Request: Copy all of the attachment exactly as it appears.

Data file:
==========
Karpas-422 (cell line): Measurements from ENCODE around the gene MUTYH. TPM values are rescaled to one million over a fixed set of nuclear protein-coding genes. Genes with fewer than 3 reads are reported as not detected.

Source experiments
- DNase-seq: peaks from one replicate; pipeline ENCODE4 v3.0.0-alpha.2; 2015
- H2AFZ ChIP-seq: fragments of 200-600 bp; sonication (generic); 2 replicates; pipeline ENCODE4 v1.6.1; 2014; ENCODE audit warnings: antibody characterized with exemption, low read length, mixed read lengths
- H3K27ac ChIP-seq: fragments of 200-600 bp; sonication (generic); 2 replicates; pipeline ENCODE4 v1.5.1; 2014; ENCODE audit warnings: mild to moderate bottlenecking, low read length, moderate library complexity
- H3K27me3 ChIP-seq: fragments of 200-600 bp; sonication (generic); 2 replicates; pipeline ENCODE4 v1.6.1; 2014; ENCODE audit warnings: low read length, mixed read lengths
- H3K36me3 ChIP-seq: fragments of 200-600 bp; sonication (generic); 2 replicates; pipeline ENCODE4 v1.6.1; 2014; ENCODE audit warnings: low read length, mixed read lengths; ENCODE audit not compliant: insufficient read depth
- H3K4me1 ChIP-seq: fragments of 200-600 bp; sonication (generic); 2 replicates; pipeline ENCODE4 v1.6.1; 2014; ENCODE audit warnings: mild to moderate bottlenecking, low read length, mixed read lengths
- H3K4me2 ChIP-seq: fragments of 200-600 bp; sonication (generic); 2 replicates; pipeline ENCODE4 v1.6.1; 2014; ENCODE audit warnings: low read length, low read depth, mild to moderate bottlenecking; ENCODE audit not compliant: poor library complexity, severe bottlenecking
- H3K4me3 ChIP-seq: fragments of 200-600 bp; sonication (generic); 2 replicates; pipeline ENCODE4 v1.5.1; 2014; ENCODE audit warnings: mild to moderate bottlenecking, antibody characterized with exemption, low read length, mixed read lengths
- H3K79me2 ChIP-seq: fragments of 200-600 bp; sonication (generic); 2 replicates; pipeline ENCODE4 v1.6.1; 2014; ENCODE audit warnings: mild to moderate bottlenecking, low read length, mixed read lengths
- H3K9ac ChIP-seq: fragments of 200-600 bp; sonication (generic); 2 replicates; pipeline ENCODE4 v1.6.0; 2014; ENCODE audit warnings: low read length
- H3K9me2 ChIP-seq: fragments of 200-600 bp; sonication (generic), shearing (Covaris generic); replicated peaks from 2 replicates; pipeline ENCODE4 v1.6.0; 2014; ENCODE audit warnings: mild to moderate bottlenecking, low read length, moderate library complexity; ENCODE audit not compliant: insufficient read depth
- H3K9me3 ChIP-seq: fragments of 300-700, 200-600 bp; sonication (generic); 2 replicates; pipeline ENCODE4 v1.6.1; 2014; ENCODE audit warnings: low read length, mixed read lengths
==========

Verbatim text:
Karpas-422 (cell line): Measurements from ENCODE around the gene MUTYH. TPM values are rescaled to one million over a fixed set of nuclear protein-coding genes. Genes with fewer than 3 reads are reported as not detected.

Source experiments
- DNase-seq: peaks from one replicate; pipeline ENCODE4 v3.0.0-alpha.2; 2015
- H2AFZ ChIP-seq: fragments of 200-600 bp; sonication (generic); 2 replicates; pipeline ENCODE4 v1.6.1; 2014; ENCODE audit warnings: antibody characterized with exemption, low read length, mixed read lengths
- H3K27ac ChIP-seq: fragments of 200-600 bp; sonication (generic); 2 replicates; pipeline ENCODE4 v1.5.1; 2014; ENCODE audit warnings: mild to moderate bottlenecking, low read length, moderate library complexity
- H3K27me3 ChIP-seq: fragments of 200-600 bp; sonication (generic); 2 replicates; pipeline ENCODE4 v1.6.1; 2014; ENCODE audit warnings: low read length, mixed read lengths
- H3K36me3 ChIP-seq: fragments of 200-600 bp; sonication (generic); 2 replicates; pipeline ENCODE4 v1.6.1; 2014; ENCODE audit warnings: low read length, mixed read lengths; ENCODE audit not compliant: insufficient read depth
- H3K4me1 ChIP-seq: fragments of 200-600 bp; sonication (generic); 2 replicates; pipeline ENCODE4 v1.6.1; 2014; ENCODE audit warnings: mild to moderate bottlenecking, low read length, mixed read lengths
- H3K4me2 ChIP-seq: fragments of 200-600 bp; sonication (generic); 2 replicates; pipeline ENCODE4 v1.6.1; 2014; ENCODE audit warnings: low read length, low read depth, mild to moderate bottlenecking; ENCODE audit not compliant: poor library complexity, severe bottlenecking
- H3K4me3 ChIP-seq: fragments of 200-600 bp; sonication (generic); 2 replicates; pipeline ENCODE4 v1.5.1; 2014; ENCODE audit warnings: mild to moderate bottlenecking, antibody characterized with exemption, low read length, mixed read lengths
- H3K79me2 ChIP-seq: fragments of 200-600 bp; sonication (generic); 2 replicates; pipeline ENCODE4 v1.6.1; 2014; ENCODE audit warnings: mild to moderate bottlenecking, low read length, mixed read lengths
- H3K9ac ChIP-seq: fragments of 200-600 bp; sonication (generic); 2 replicates; pipeline ENCODE4 v1.6.0; 2014; ENCODE audit warnings: low read length
- H3K9me2 ChIP-seq: fragments of 200-600 bp; sonication (generic), shearing (Covaris generic); replicated peaks from 2 replicates; pipeline ENCODE4 v1.6.0; 2014; ENCODE audit warnings: mild to moderate bottlenecking, low read length, moderate library complexity; ENCODE audit not compliant: insufficient read depth
- H3K9me3 ChIP-seq: fragments of 300-700, 200-600 bp; sonication (generic); 2 replicates; pipeline ENCODE4 v1.6.1; 2014; ENCODE audit warnings: low read length, mixed read lengths